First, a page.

British firm rushes in amid delays, political attacks.
Days before the White House emboldened critics by announcing a delay in a key provision of the Affordable Care Act, the Health and Human Services Department finalized a one-year contract for help in sorting the coming applications for the new state health insurance exchanges.
Serco, a British-owned company based in Reston, Va., with 8,000 U.S.-based workers in 45 states, signed a contract on June 28 with the Centers for Medicare and Medicaid Services. It will help the agency meet its approaching deadline for enrolling uninsured Americans in state insurance exchanges being called Federally Facilitated Marketplaces, a CMS spokesperson confirmed.
"Serco is a highly-skilled company that has a proven track record in providing cost-effective services to numerous other federal agencies,” the spokesperson said. “The company has provided exceptional records management and processing support to other federal agencies, similar to work they will do for the marketplace. The selection met all of the requirements for a full and open competition, and the timing enables us to be ready for Marketplace open enrollment starting on Oct. 1."
Serco, as reported Friday by The New York Times, considers the Affordable Care Act work one of its largest projects, but “a huge undertaking,” according to spokesman Alan Hill. “We have some tight deadlines to meet.”
The work will involve running a mailroom to process millions of applications -- a third of them on paper, the rest electronic -- and related documentation, notifying consumers of any issues or missing information and helping CMS resolve eligibility questions. Those tasks will be performed by workers in Arkansas, Alabama and Kentucky, according to CMS.
Serco’s previous work has included contracts with the Defense Department and the Federal Aviation Administration for air traffic control. A sophisticated cyberattack against the contractor in 2011 exposed personal information of 123,000 Thrift Savings Plan participants. The company recently signed two traffic management and safety contracts with the Virginia Transportation Department.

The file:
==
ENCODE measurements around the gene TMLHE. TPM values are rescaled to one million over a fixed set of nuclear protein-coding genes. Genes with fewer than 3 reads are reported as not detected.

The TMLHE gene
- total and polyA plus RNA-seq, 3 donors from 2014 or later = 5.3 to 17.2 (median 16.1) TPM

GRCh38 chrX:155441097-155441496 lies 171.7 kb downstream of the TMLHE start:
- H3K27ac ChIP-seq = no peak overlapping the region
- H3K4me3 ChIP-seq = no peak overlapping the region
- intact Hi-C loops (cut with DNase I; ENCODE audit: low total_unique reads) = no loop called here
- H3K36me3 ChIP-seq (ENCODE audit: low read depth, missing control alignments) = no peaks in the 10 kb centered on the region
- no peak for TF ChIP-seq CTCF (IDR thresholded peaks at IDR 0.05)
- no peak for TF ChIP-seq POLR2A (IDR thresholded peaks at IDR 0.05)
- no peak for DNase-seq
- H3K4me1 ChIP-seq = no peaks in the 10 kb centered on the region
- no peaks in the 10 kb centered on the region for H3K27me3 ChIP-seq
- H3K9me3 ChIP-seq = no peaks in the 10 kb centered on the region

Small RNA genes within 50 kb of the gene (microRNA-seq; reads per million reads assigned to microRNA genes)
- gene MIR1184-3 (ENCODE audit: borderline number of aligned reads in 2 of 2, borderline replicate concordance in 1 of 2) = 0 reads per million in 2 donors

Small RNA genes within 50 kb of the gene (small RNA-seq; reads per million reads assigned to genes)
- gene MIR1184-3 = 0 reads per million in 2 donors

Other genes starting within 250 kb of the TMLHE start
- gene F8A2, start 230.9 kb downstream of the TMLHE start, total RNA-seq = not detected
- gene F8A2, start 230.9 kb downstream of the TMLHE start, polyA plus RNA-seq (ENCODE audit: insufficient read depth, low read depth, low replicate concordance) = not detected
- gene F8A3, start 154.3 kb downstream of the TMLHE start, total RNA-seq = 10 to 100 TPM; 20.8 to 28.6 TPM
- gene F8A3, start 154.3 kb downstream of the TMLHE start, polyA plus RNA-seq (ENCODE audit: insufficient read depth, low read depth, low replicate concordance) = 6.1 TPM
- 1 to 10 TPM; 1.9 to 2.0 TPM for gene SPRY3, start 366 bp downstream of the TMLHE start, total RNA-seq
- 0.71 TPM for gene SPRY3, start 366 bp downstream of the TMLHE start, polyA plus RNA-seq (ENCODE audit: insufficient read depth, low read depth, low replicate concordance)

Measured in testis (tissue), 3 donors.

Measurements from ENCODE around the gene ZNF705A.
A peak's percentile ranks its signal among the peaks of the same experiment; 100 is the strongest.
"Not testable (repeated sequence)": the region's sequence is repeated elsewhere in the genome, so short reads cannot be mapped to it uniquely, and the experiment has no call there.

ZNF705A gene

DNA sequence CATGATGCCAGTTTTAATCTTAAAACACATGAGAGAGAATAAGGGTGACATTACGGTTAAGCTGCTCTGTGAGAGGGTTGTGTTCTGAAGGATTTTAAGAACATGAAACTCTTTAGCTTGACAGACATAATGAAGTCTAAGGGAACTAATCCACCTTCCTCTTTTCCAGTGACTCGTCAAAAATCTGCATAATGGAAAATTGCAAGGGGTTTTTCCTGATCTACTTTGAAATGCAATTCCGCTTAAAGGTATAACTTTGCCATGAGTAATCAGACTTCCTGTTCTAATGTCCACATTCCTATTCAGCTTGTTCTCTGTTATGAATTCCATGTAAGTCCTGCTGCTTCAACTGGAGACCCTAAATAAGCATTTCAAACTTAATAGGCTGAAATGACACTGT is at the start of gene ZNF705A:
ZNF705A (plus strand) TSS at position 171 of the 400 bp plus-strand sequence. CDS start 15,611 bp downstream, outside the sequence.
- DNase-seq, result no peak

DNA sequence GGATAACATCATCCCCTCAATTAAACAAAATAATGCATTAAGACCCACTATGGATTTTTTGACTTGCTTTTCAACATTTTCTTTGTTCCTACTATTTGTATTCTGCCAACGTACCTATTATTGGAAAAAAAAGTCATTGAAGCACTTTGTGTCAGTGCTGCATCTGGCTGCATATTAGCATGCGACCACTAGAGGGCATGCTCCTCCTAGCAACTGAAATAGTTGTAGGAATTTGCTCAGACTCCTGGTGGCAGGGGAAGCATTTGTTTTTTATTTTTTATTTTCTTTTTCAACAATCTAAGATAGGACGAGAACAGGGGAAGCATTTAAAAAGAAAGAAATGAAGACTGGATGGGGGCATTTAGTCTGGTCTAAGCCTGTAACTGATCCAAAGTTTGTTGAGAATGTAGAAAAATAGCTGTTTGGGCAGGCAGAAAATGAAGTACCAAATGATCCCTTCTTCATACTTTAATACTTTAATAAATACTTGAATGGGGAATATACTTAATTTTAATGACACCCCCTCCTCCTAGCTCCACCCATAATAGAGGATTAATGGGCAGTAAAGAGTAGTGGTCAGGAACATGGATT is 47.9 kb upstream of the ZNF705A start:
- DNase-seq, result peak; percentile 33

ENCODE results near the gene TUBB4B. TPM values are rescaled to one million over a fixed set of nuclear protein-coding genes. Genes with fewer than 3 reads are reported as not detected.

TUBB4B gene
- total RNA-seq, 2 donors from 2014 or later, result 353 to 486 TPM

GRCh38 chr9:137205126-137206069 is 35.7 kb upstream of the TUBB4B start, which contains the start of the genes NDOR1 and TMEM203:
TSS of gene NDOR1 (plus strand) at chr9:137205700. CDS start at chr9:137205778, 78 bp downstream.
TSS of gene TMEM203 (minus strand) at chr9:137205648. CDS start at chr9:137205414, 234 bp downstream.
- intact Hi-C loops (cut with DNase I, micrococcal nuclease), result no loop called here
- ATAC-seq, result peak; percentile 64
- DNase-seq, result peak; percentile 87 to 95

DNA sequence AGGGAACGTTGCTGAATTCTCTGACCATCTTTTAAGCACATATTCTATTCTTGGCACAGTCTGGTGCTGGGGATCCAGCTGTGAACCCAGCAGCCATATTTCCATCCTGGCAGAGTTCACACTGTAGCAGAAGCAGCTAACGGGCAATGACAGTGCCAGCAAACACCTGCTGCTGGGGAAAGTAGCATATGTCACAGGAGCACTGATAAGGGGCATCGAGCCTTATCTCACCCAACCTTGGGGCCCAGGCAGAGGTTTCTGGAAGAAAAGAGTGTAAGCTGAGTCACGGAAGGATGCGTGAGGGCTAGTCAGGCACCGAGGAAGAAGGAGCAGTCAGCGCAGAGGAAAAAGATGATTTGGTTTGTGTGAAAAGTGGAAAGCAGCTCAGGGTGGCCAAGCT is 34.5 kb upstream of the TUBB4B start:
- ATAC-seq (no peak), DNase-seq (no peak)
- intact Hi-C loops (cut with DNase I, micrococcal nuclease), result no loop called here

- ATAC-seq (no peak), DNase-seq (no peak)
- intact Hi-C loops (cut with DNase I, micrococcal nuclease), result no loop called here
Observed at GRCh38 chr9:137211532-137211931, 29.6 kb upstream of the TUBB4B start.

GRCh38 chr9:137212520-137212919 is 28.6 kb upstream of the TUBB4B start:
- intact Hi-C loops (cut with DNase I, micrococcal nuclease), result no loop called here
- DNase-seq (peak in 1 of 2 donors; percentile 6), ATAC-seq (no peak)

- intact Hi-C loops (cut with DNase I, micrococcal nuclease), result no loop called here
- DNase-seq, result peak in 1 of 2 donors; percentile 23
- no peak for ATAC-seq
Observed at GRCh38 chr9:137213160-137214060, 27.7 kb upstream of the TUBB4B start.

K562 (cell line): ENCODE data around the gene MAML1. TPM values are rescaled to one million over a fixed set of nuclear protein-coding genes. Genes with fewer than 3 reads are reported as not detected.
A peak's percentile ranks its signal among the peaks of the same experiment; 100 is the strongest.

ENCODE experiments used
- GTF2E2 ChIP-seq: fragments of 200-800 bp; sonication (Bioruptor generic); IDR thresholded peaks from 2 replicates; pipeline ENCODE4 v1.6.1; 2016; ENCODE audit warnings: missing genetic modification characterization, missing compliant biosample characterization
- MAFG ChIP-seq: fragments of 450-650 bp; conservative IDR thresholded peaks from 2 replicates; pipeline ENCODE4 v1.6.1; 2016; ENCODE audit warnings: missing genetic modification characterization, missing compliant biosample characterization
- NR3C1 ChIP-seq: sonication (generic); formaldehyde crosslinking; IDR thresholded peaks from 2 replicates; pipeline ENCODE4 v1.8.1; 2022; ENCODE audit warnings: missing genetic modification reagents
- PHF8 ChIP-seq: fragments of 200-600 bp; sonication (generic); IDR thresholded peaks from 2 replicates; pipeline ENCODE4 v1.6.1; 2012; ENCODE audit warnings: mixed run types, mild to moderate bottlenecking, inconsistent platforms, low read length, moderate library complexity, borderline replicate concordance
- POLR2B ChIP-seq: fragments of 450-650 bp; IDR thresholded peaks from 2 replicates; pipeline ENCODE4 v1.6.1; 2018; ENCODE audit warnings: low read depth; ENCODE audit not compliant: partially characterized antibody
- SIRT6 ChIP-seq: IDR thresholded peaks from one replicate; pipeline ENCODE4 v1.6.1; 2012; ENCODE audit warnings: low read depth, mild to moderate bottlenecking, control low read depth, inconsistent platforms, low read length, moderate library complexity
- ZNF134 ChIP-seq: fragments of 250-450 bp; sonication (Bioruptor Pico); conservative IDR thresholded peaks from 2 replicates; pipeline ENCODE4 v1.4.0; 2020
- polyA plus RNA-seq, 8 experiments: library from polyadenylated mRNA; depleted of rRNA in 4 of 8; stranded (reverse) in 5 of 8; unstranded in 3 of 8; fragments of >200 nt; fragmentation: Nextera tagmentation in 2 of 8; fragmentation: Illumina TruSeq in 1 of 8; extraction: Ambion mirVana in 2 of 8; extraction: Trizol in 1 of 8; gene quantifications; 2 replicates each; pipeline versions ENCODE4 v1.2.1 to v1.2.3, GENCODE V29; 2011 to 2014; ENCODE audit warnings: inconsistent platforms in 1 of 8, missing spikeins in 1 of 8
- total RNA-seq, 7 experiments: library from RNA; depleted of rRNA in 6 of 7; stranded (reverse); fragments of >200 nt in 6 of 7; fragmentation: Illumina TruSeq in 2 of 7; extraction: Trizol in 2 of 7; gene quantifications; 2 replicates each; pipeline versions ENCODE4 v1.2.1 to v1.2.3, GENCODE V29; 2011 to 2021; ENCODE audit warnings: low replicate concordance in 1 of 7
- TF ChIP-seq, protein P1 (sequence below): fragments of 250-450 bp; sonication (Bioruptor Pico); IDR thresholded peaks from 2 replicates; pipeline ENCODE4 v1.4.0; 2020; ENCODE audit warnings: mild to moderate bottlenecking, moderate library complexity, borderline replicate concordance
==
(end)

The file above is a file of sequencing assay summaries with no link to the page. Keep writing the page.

CMS said the contract was executed as quickly as possible and that Serco will comply with all applicable privacy statutes and regulations on handling personal information. The award is worth $114.3 million in the first year, with options to increase the value by an additional $158 million. Its potential worth over five years is estimated at $1.2 billion.
The company will add 1,500 new jobs to complete the contract, the Serco spokesman told The Times..
HHS has contracts with at least 10 other companies to implement the exchanges under Obamacare, despite a refusal by Republicans in Congress to appropriate as much money as the administration requests. HHS Secretary Kathleen Sebelius has hired public relations firm to join with private nonprofits in promoting awareness of the law. She has also encouraged private corporate donations to the effort, an act some Republicans suggested was illegal.
On July 2, the White House announced it was delaying by one year the requirement that employers with 50 or more employees provide health insurance. Some in the business community welcomed the delay to better prepare and understand the law’s requirements. On Monday, Republicans on the House Ways and Means Committee announced a hearing to explore the reason for the delay, which they portrayed as a sign the law is unworkable.